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Image 15 of The Kentucky Kernel, September 21, 1928

Part of The Kentucky Kernel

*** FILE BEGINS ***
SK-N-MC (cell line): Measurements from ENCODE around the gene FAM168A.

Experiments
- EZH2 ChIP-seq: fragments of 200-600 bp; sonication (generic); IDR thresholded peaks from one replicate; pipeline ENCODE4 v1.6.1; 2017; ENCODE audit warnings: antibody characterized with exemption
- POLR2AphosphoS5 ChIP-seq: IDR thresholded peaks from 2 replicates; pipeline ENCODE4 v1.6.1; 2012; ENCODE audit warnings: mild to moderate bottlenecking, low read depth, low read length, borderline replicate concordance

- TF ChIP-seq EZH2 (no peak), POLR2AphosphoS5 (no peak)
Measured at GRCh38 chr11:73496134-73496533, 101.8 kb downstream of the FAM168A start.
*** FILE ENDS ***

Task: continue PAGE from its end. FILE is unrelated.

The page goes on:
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Available THE KENTUCKY Cupid Takes Toll of Three Wildcat Gridders; Heart Bdlm Will Sooth Football Bruises Three Wildcats were shot through in Kentucky during the Their wounds were deep and Kcrlous, and no doctor could cure So, the Great Physician has them. proclaimed that they shall fight their way hack to health as members of the University of Kentucky football team at fovington. Dan Cupid was the mark'flman. M r. Leonard Squires was the first to Miccumb. He hastened hack to the lipd of his youthful dreams to a darfrhalri maiden with mois-.- . yes who, btashingty, had tened wiped aside a tear and smiled as he trod bravely away to college. She was Miss Elizabeth Dilks and new uhe cuddles UUe Elizabeth, three months old, to her bosom and - croons softly while her hero goes forth io battle on the gridiron. Is it love that makes men answer the cry of fame ? It was Indian summer and the bending boughs of the old elm creaked with their full burdens of ripe gold. The soft smell of a mature world before the winter's decay thrilled the roguish nose of a girl in love. Miss Catherine While sat in the Stoll Field stadium watching breathlessly while her Tom sped "down the football field to fame. In the early winter they were married and now again Tom Walters speeds down the field, this time to thrill his wife. But, what of Herbert Brown, the colorful toreador from 'Old Mexicd, the roamer, fresh from the Ramona i land of guitars and castanets, melodies, and swarthy, passionate women? What of this great gaucho of thej western plnlns? Now, whnt of "The1 Bull 7" Nothing that stalks the desert coHld tame him; nothing in the wild mountain fastnesses daunted him. Nothing came to the plains to thwart the dashing gaucho. But what of Love? Do the strong resist? No, the Htrong arc weak; the lambs defy the lions when love comes. How strange! Is it? It was n summer night and the full hnrvest moon smiled as It hastened its yellow beams into n girl's Merry August stars brown hair. twinkled their pleasure, rcflectinc it in her soft brown eyes. Was then; his strong arms ever such love? about her and she feeling so secure. And Jcanettel such a romantic name, one that harks of dark nights and silkencd tresses dangling from tall castle windows. Jeanette and Herbert were married that night in And now their stories are ended. In the settling dusk a beautiful haze of purple gathers over McClean stadium. Pale, cold, concrete stadium arms reach through the darkness to chill as Coach Gamage says, "What the XllYltZii, Brown , tackle hard in there, ZMYMZI! you." and so far into the evening. BIG A TOUGH PROP6SITION INTRA-MUR- AL ALL BONE AND MUSCLE SEASON IS PIAMMPM i I the heart pasJ ytar. PAGE THREE KERNEL taflBSMat rJ&JwZ "niirtrnr nnri holler tronhics. and more of them," seems to be the slo-- 1 gan of M, E. Potter, thnt little man! whose guiding hand directs the activ ities of n inultifnrious hnnd of Intrn- nuirnl athletes. Kntering its third yenr of existence deon the campus, the intra-murpartment of the University is literally bubbling over with everything needed to make the coming season a success., Potter blew Into town last week with lots of pep, n box of enthusiasm, several packnges of new ideas, and a recently acquired Mrs. Potter. One of the aforementioned items, or maybe the combination (we won't attempt to say just where the credit should go), is sure to be responsible for the golden promises which ho mndc concerning the program for this year. In nddition to the trophies awarded in each of the varied events prodepartment, moted by the intra-murMr. Potter announces that a particiis given on a pation trophy which point basis will be the headline preHe proudly mium on the program. shows a duplicate copy of an order to the Wallace Manufacturing Company, of Chicago, which calls for a covered silver loving cup that stands 42 inches above the floor and on which are raised figures representing each of the sports that come under the super-viso- n The coveted of his department. prize will be placed on display as soon as it arrives from the manufac- C TONY GENTILE "Pick 'Em Up" Tony Gentile, from West Virginia, weighs 178 pounds', all bone and muscle, which wns hardened in the last five weeks of the summer. After school he returned to Williamson where he juggled cases of pop "Pick 'Em Up," derives his name from and soda water for n pastime. the famous American League ball player "Pick 'Em Up" Tony Lazzeri, who Although "Pick 'Em Up" is the property of the fast stepping Yankees. Gentile doesn't scoop them up with a five fingered glove, he certainly takes , his man. turer. trophy will be This participation awarded annually to the group that greatest number has accumulated the of points during the season. A cerend of the 'Cat outfit, calls Pana, tain number of points will be credited Orville "Sandy" Nowack, Illinois his home, but his heart is in the Blue Grass of "Old Kentucky." for each team entered, for each game every sectional or "Sandy" spent the summer in his home state where he was employed by or match won, for divisional championship, etc., while a It was his duty to inspect the different the state agriculture department. crops in search of some of the familiar pests that destroy the farmers' for subtracted from the group's total for A complete set' This daily routine of work required a great amount of walking and defeats and forfeits. tunes. of rules governing the awarding of manual labor which hardened his muscles and has made him an awful tough points and all eligibility requirements customer for the opposing halfbacks. will be published later. But another important feature the first group to win this trophy three times, not nec- - j poets are born, a lot of them j ThieVeS If essarily in succession, will become its are unmaue in aner yeura. permanent owners. Book Competition in three sports will get , underway within the next two weeks. I The Campus book store, located in, Singles and double matches in tennis was broken and horseshoes, and the volley ball the Men's gymnasium, into August 7, and goods amounting tournament will open the 1928 pro$350 were taken. gram. to approximately The annual fall track meet, According to a report made to the will be held on October 6, and the police, the thieves took $300 worth of y run will come on Oc- - j fountain peris, six boxes of candy, tober 26, the day before the Centre, worth game. The second semester will be $1.75 in pennies, a brief case events, and some pencils, mints and replete $9, with intra-murchewing gum. among which will be boxing and ' Entrance to the building was gain- wrestling, basketball, free throwing, a broker track, diamond ball, tennis, horse-- : ed by reaohing through glass in a window and turning the shoes, and golf. Mr. Potter also expressed a wish lock. i This is the third of at series of ca- for all sophomores who had a stand the book store met with ing of one or more last year and are lamities that during the summer. It was the vic- interested in trying out for the intra tim of two floods during the early mural managership, to report to his part of the season, the loss from the office this afternoon at 4 o'clock.' first flood being considerably more This position is growing in import- ance every year and is already a very than the loss f rpm the second T. P. CAGWIN, Manager desirable activity. Ml WELCOME BACK ORVILLE "SANDY" NOWACK WELCOME STUDENTS to McAtee Shoe Shop SHOE A REPUTATION WITH ARTISANS Workmanship Unsurpassed PRICES LOWER Break Into OFF MAIN ON S. LIME Campus Store THE PHOENIX HOTEL Perfect service at moderate prices for sororities, fraternities and other discriminating University folk at dances, dinners, luncheons. "THE BEST DANCE MUSICJN THE BLUEGRASS" By "Peg" Longon" and His Orchestra President ROY CARRUTHERS, isc" PER MILE lSc New York. ' P Glad to see you again E I 1 $L III 11 If, Iv I social affairs ' i III. ' 1114 II If! "'v R il j" We suggest when you need a car for business 'or ' $ p ."V. i I ' Kent a R 1VI ! v I Wl? PATRR TTk rnril? TTTMIVlDCITV TPAni? vym. X JJ1V IV 1UU X J 1.1 A T UIUJ1 M. M. W I I 11 if III, ; 1E H f INU Ueoosit Keauired trom Students r l 133 W. SHORT 1 15c d x a . i PHONE 3145 PER MILE in have been cleared up following the publication of questions submitted by coaches and officials and answered by the American collegiate football rules committee. The questions were discussed and answers prepared at a secret meeting of the committee in Montclair, N. J., on August 24 and 25. The members of the committee are E. K. Hall, W. S. Langford, secre T. A. D. Jones, New! tary England states; W. W. Roper, Middle Atlantic states; H. Stegeman, Southeastern states; A. A. Stagg, Middle Western states; M. F. Shearn, Missouri Valley states; D. X. Bible, Southeastern eastern; H. W. Hughes, Mountain states, and G. M. Varnell, Pacific Coast states. Five of the 13 questions answered concerned rules regarding the shift. The most important of these five, according to the answer published, puts a penalty of 15 yards on any lineman breaking into the neutral zones less than one second after a huddle and before the ball Is put into play. The committee's decision says that the offending lineman breaks two rules, one against off side play and the other calling for a full stop of at least one second after a huddle or shift. The penalty, for an illegal shift the greater of the two, is therefore imposed on the offending lineman's team. III The committee ruled also that any III player eligible for taking forward passes cannot return to the end zone to grab a forward pass once he has passed the end line. F.11 n Doubt concerning terpretation of several football rules We. come Student I Football Committee Clarifies Rules of Game at Meeting 15c I U. K. Has Granted Total of 4,414 Degrees Since the organization of the Uni have been 4.414 decrees versitv awarded; the greatest number in any one college being granted by the Arts and Science College. The distribution of degrees accord Arts intr to colleges is as follows: and Sciences, 1,806; Normal College, Agriculture, 602; Engineering, 32; 1,106; Law, 361; Education, 293; Com mcrce. 64. Sixty-on- e percent 'of the alumni received their degrees under President McVey's administration, and the total enrollment of students in the University was 5,208 for the year ending June, 1928. The ancient faith of Buddhu still controls 94 percent of all believers in Japan; 1,600 churches ure maintain 4 within tbe empire, OTHERS $17.50 to $35.00 EXTRA TROUSERS $5 They Fit -Suits Topcoats Prices The young college man who believes that it's possible to get n first class Suit or Topcoat without straining his pocketbook Will enjoy his Fall Suit and Topcoat at GOLDBERG'S. The sort of attire that university men and successful men in the business field are wearing is here, but priced at the most modest figures. Suits in variety of smart styles and Tailored fabrics. broad at the shoulders, slightly tapering from the knees in the approved modern manner. OTHERS $17.50 to $35.00 Topcoats, the loose too, of draping, gracefully careless sort that look so debonair. SUITS PRESSED FREE ONE YEAR Goldberg's Lexington's Leading Clothiers 333 W. MAIN